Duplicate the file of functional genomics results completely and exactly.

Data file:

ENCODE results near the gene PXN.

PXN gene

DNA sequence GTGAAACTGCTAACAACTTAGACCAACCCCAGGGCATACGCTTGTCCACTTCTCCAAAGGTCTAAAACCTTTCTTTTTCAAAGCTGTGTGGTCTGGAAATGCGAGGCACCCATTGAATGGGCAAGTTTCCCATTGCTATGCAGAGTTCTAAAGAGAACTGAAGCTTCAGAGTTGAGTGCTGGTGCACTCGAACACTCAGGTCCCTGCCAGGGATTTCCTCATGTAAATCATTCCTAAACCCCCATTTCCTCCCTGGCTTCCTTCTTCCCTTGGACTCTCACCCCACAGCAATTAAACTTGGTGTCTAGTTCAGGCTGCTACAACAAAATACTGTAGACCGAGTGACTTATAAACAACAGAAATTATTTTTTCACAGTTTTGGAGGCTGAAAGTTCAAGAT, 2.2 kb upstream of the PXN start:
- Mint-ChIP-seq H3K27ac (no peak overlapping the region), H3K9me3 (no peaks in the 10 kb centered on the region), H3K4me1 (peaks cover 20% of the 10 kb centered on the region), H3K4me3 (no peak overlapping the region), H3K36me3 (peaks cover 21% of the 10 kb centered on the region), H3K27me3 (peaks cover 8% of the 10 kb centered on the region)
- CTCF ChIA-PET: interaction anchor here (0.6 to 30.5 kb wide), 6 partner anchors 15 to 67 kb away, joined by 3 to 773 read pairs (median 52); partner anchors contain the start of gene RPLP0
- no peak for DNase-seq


ENCODE results near the gene PXN.

PXN gene

DNA sequence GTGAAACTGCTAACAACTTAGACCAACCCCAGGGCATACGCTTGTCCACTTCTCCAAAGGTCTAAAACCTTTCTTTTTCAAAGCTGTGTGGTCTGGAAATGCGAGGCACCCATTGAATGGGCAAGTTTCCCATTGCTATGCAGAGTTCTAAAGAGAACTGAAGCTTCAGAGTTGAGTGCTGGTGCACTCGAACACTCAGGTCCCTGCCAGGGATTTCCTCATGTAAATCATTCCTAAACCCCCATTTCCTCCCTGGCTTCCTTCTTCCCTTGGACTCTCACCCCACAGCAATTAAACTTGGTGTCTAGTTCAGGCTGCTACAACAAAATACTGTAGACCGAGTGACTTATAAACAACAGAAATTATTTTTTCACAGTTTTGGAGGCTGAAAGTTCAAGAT, 2.2 kb upstream of the PXN start:
- Mint-ChIP-seq H3K27ac (no peak overlapping the region), H3K9me3 (no peaks in the 10 kb centered on the region), H3K4me1 (peaks cover 20% of the 10 kb centered on the region), H3K4me3 (no peak overlapping the region), H3K36me3 (peaks cover 21% of the 10 kb centered on the region), H3K27me3 (peaks cover 8% of the 10 kb centered on the region)
- CTCF ChIA-PET: interaction anchor here (0.6 to 30.5 kb wide), 6 partner anchors 15 to 67 kb away, joined by 3 to 773 read pairs (median 52); partner anchors contain the start of gene RPLP0
- no peak for DNase-seq